It also doubles the standard deduction, which is in itself a cut for some low- and middle-income Americans.
A new study details the absurdity of this claim.
Donald Trump's "once-in-a-lifetime" plan to cut taxes for "average Americans" would mainly benefit the richest 1% and deliver only modest cuts for most United States households, according to an independent analysis released on Friday. Even if tax rates for companies and families were unchanged, the debt is expected to balloon by an additional $10 trillion over the next 10 years. The top tax rate for these taxpayers is now 39.6 percent. Overall, Trump's tax cut is big enough to raise Americans' after tax incomes in 2018 by 2%.
Yet the most striking element of the plan offers a windfall to those who have the most, cutting the highest rate from 39.6 percent to 35 percent.
While most taxpayers would benefit at least modestly, taxes would increase for others, particularly those with incomes of $150,000 to $300,000.
The loss of the personal exemption, which shields $4,050 of income from federal taxes for every household member, also would play a major role in increasing taxes for some households, the analysis found - an effect that would get worse over time because the amount of the personal exemption kept pace with inflation. The tax cut for "pass-through" businesses-where profits are taxed at individual and not corporate rates-is an outright giveaway to the wealthy: More than two-thirds of income earned at these companies goes to the top 1 percent of tax filers.
For larger businesses and corporations, the framework reduces the corporate tax rate to 20 percent - below the 22.5 percent average of the industrialized world.
President Trump called for a "giant, beautiful, massive" tax cut that he said would be "the biggest ever in our country" during a National Association of Manufacturers' board meeting in Washington on Friday.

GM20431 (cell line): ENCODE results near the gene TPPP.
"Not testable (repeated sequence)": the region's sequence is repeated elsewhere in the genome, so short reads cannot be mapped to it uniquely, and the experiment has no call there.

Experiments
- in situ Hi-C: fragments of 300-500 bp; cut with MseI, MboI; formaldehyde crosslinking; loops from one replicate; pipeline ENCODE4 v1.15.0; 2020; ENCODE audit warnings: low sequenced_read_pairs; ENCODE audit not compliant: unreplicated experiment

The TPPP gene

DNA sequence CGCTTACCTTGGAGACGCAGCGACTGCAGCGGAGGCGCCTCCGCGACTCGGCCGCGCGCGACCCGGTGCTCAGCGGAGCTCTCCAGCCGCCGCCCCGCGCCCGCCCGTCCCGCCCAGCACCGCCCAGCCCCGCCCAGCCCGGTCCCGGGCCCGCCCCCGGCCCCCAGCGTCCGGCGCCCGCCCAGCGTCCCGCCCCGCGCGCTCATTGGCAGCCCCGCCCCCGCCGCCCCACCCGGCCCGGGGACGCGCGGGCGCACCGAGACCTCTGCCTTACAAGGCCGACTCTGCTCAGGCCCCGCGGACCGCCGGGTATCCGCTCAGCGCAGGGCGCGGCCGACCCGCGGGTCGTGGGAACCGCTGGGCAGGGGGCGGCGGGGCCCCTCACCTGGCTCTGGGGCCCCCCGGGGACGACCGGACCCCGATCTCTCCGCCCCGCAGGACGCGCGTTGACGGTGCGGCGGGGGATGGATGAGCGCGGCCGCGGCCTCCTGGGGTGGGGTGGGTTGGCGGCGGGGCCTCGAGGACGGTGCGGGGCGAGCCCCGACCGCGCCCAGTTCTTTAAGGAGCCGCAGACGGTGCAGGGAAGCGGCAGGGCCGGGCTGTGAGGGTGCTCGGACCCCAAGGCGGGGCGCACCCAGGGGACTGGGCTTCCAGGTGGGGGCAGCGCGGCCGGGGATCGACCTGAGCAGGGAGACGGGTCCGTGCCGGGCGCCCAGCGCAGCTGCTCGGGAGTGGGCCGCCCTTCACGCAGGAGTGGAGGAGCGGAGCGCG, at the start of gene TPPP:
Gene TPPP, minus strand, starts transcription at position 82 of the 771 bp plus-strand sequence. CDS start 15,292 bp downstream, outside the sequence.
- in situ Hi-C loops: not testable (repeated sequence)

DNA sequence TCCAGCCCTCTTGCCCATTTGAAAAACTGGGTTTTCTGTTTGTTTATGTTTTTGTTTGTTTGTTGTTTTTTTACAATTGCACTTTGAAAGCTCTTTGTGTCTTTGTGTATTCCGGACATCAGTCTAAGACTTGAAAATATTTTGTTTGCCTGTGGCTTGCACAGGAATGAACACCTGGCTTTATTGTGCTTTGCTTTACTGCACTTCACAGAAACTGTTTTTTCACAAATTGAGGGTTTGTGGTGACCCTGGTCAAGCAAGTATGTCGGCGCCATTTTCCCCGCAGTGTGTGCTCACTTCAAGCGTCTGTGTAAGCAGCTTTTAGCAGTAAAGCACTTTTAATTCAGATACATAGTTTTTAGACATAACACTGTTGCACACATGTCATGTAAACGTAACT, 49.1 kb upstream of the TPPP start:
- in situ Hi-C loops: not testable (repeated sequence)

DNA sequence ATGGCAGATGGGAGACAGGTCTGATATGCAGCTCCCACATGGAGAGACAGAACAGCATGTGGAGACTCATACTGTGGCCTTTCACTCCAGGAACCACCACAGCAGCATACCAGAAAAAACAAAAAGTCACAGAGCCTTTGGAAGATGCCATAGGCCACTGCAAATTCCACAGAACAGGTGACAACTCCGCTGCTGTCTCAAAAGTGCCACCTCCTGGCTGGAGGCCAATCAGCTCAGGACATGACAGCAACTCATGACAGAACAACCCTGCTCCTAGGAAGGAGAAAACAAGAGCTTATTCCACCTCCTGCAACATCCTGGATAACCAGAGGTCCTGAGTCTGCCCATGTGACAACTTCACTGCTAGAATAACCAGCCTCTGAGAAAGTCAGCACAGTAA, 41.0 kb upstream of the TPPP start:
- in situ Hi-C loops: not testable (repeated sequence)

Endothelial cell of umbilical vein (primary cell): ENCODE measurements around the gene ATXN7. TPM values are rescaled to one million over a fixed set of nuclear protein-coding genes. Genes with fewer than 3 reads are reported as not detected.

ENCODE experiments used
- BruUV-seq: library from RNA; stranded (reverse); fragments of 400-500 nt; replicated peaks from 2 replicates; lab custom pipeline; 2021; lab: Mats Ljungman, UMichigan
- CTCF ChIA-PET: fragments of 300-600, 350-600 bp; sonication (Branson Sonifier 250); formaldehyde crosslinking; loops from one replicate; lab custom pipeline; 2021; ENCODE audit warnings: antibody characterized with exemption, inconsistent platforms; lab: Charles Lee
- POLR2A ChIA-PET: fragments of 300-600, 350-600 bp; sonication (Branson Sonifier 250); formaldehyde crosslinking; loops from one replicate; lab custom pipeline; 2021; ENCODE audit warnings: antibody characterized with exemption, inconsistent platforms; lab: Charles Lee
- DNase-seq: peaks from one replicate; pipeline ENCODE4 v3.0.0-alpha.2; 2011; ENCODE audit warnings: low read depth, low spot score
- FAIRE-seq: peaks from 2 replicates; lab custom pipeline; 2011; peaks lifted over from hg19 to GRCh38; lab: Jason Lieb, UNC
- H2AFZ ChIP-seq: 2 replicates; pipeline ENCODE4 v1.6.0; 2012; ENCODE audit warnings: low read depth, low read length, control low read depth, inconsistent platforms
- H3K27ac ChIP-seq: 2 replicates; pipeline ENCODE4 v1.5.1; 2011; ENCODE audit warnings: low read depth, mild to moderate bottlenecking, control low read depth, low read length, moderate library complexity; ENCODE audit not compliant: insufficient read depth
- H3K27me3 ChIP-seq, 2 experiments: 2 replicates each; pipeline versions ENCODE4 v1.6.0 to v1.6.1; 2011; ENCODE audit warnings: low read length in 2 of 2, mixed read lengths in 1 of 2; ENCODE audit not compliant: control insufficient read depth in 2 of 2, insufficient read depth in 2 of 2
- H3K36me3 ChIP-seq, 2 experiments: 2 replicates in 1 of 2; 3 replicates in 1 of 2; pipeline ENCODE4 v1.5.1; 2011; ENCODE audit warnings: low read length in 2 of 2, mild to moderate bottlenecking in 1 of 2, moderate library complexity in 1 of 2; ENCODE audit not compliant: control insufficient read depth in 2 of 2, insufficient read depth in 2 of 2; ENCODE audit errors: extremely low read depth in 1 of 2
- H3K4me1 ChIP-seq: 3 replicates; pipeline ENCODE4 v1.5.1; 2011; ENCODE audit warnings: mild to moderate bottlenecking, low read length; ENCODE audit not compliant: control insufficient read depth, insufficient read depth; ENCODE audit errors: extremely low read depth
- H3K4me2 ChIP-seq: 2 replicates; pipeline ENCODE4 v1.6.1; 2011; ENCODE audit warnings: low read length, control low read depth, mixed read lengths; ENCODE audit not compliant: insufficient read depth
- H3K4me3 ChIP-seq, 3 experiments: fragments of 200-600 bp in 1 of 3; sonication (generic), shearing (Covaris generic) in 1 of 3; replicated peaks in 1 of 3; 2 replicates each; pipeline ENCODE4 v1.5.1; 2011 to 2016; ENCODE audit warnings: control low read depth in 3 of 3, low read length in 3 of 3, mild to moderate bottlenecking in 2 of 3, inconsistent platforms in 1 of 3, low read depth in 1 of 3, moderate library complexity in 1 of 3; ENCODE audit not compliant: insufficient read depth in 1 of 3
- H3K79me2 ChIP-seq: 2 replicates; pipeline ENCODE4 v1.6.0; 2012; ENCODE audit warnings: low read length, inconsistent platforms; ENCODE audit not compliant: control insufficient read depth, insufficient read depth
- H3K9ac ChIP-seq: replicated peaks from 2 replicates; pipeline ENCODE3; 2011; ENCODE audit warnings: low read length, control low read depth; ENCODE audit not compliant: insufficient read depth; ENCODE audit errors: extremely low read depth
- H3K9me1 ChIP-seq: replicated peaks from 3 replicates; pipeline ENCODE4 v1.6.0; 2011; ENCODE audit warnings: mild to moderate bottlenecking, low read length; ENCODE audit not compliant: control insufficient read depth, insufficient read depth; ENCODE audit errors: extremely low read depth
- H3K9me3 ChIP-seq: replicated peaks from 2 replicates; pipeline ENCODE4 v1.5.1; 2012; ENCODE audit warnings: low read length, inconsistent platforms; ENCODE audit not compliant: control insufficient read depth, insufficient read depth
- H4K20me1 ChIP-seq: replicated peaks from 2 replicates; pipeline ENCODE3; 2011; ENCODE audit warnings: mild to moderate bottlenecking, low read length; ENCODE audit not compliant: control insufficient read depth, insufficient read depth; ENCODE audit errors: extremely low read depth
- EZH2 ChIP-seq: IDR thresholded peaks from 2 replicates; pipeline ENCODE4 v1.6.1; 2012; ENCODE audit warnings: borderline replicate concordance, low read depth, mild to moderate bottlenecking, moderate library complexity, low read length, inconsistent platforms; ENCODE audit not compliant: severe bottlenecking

In accord with President Trump's stated goal of simplifying the tax code, the proposed tax system eliminates several existing tax measures. To make that happen, they have to come up with a plan to show that the tax cuts will be paid for beyond the first decade. Our objective is not to create tax cuts for the wealthy.
The White House has moved to defend the proposed tax overhaul, which is still being crafted, from criticism that it will unduly help the wealthiest Americans or blow a hole in the federal budget. The costly changes on the individual side are paired with eliminating personal exemptions (which now give taxpayers a $4,050 deduction for every person in the household) and eliminating the state and local tax deduction, which more than pay for the individual cuts. Mr Trump argues that the benefits of a lower corporate tax would flow primarily to workers, in the form of higher wages.
Add this to the growing file folder that can be labeled "Depressing but not Surprising": The only thing today's Republican Party knows how to do is cut taxes for the very rich. "While the plan slashes the income tax rate for the highest earners, it actually increases the income tax rate that applies to many working families". But even those proposed changes were left vague - and wouldn't remotely pay the full cost of the tax cut.
The same can not be said of the planned abolition of the estate (inheritance) tax, which would benefit only those with assets worth $5.5m or more.
Most other income groups also would see less of a tax break by 2027.
This rule of thumb was useful during the presidential campaign, when candidates promised that their infrastructure, health and tax proposals would "pay for themselves" through faster growth.
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